Who's Counting?

U.S. plan to eradicate coca crops in Bolivia fails miserably

by Benjamin Kunkel and Lisa Kunkel

In These Times magazine, May 13, 2002


The lush, rugged Chapare region of Bolivia is home to some 35,000 families engaged in growing coca, a plant that has been cultivated here since human settlement. Over the past 14 years, the Chapare has also been the site of U.S.-sponsored efforts by the Bolivian government to eradicate coca. This campaign, now called Plan Dignity, intensified in 1998 and seemed successful in December 2000, when the Bolivian government announced the total elimination of coca in the region.

But that was only if you didn't look too closely. A month later, officials stated that 1,400 acres of coca had been missed. Nine months later, the number of acres under cultivation was estimated at 9,900, and the potential Bolivian contribution to the world cocaine market was placed at 66 tons, or 6 million grams.

The other apparent success on this front of the Andean drug war has been, in the words of the State Department, to "enable farmers to support themselves and their families without the need to cultivate coca." The State Department's annual International Narcotics Control Strategy Report claims that 16,167 families have received American assistance to grow alternative crops, such as bananas, macadamia nuts and oranges. But the Bolivian government gives the number as 12,000, and many families growing other crops have preserved their coca as well. As farmer Jotge Cala llto says, "Surely I'm among the 12,000 beneficiaries the minister has indicated, but I can tell you that I still have coca because that is our only source of survival."

Coca is a hearty plant, resistant to rotting and disease. Its use and sale as a dried leaf is traditional and legal in Bolivia; refined into cocaine, it has proved an enduringly popular product, particularly in the United States. Coca thrives and so do its markets-advantages not enjoyed by anything else Chapare farmers might grow.

In December, when growers' unions set up roadblocks to protest the elimination of their coca and therefore their livelihoods, they also dumped rotting pineapples, bananas and other fruits by the roadside. These crops may be legal, but Bolivia lacks the infrastructure to transport them reliably, and the international economy-with its mixture of agricultural protectionism and unstable commodity prices-can't ensure regular access to markets at a decent price.

As in the past, the roadblocks and other protests led to bloody clashes between farmers and security forces. Tensions increased when the government issued a decree banning the cultivation of all Chapare coca. In the past six months, 10 coca growers and four soldiers have been killed, and more than 350 protesters have been injured or detained. Six deaths came over three days in January with the closure of the Sacaba coca market, one of 16 markets the United States would like to see closed. In a measure of the farmers' desperation, many of the wounded were found to be suffering from acute malnutrition.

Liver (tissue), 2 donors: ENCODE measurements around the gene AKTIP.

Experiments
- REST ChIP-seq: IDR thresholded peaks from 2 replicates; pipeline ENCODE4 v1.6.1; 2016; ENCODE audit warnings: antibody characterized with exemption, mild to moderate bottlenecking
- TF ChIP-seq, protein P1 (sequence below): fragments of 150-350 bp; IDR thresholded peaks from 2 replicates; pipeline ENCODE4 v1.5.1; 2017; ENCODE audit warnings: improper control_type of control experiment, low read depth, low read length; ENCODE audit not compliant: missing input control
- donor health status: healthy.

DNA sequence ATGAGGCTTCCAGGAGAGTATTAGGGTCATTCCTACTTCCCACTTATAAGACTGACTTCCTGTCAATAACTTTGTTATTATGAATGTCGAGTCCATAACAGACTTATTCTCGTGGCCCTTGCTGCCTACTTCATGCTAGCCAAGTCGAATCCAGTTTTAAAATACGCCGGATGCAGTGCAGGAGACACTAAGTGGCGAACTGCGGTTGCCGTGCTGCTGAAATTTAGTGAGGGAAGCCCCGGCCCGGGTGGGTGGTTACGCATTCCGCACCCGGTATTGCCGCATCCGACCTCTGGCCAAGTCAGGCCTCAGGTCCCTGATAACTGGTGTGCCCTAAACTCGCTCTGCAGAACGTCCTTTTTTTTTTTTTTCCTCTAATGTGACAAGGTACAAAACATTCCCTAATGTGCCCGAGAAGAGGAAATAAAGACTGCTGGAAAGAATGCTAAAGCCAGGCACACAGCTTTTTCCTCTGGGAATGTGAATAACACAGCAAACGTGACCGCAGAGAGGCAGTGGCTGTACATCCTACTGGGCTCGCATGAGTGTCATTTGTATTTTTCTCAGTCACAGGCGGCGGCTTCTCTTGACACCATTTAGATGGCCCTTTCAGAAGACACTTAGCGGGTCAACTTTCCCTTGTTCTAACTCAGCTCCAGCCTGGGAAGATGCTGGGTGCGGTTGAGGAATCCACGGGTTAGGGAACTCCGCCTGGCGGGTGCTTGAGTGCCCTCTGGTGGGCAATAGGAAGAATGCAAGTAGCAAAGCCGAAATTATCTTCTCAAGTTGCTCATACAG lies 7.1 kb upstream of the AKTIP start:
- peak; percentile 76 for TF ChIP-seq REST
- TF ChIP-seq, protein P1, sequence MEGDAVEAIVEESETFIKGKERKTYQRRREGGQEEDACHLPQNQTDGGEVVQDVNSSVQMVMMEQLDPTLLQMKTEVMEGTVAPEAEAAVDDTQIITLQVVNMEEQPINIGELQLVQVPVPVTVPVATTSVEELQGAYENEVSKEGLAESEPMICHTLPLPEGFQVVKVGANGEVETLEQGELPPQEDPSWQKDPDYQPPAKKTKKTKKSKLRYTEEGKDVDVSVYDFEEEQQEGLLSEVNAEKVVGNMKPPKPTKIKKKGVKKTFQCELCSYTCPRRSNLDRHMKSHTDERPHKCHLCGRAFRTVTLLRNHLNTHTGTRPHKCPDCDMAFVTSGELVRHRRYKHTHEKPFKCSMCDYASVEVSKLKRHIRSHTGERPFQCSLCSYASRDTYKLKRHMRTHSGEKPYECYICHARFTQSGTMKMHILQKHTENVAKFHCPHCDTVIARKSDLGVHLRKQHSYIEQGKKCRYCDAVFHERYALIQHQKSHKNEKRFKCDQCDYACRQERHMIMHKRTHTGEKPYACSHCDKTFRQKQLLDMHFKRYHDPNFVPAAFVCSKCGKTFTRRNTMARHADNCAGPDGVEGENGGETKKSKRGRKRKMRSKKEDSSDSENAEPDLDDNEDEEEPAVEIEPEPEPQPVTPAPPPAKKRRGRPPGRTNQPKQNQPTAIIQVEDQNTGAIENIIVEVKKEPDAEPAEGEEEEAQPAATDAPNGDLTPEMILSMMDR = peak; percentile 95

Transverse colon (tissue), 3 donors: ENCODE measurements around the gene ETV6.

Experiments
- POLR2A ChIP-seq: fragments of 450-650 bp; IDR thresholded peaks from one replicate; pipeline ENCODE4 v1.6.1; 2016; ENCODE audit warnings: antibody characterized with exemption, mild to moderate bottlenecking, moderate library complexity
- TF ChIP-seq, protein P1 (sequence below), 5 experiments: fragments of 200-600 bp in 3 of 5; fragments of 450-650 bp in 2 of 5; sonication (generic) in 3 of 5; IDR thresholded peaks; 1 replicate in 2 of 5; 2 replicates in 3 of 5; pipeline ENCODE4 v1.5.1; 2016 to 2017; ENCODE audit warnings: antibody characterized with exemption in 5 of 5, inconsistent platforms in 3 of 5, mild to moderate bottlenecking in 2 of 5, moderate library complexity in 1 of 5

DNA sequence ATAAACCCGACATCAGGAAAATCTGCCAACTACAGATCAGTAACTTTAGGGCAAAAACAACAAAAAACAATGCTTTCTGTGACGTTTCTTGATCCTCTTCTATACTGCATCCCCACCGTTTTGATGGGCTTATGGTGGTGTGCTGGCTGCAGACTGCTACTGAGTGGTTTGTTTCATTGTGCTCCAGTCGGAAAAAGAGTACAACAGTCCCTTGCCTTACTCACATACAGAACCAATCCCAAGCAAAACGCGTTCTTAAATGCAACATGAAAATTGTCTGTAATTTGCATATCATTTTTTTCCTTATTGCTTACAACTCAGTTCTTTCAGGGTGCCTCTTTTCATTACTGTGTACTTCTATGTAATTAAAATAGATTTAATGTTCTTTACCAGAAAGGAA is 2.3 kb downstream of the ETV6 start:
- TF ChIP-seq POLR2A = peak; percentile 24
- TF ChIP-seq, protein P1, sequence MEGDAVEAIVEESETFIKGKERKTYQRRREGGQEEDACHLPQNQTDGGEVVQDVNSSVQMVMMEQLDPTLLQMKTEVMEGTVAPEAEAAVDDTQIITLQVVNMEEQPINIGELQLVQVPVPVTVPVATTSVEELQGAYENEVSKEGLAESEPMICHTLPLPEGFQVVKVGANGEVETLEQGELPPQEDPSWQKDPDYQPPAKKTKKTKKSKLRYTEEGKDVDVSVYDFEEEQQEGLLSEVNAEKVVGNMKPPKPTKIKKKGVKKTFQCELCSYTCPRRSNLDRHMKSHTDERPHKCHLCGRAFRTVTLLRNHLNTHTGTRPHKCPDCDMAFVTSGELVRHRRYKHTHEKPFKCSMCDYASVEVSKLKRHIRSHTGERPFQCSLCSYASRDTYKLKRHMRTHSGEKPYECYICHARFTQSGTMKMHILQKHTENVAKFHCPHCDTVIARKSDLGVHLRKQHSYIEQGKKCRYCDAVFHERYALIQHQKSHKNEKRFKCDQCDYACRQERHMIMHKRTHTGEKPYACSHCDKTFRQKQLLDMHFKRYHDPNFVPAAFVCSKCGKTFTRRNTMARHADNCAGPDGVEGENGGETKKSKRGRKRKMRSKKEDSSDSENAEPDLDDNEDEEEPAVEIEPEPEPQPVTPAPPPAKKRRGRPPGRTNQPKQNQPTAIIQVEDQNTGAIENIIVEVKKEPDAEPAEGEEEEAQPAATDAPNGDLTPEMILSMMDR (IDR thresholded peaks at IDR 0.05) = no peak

At least three protesters were shot and killed by members of the Expeditionary Task Force, an irregular group of 1,500 soldiers devoted to coca eradication, under Bolivian command but receiving their salaries from the Narcotic Affairs Section of the local U.S. Embassy. These deaths are being investigated, not by a civilian court and in accordance with Bolivian law, but by a military tribunal. Such tribunals have yet to find any soldier responsible for the use of excessive force or to discover a single instance of the widespread use of torture noted by Amnesty International in 2001.

Yet the Bolivian government may have less tolerance for carnage than the State Department does. On February 9, the coca growers' unions and the government of President Jorge Quiroga reached an uneasy peace agreement. The coca-growing ban has been suspended, allowing farmers to grow some coca legally, and the families of injured or killed farmers are to be compensated. Despite American displeasure, Quiroga's government may not attempt to close more coca markets before elections in June.

Still, the peace is fragile. The U.S. interest in the elimination of coca and the farmers' need to subsist can't currently be reconciled, and the Bolivian government sits anxiously in the middle, always betraying either its people or its patron. The drug war continues to torment Bolivia while retaining, for the American government, its ritual character.

All efforts to eliminate coca in the Andean region thus far have failed miserably. When asked about the supply of cocaine to the United States, Randy Beers, assistant secretary for international narcotics and law enforcement, says: "I cannot tell you at this point in time, based on available information, that the amount of cocaine that comes into the United States is less."

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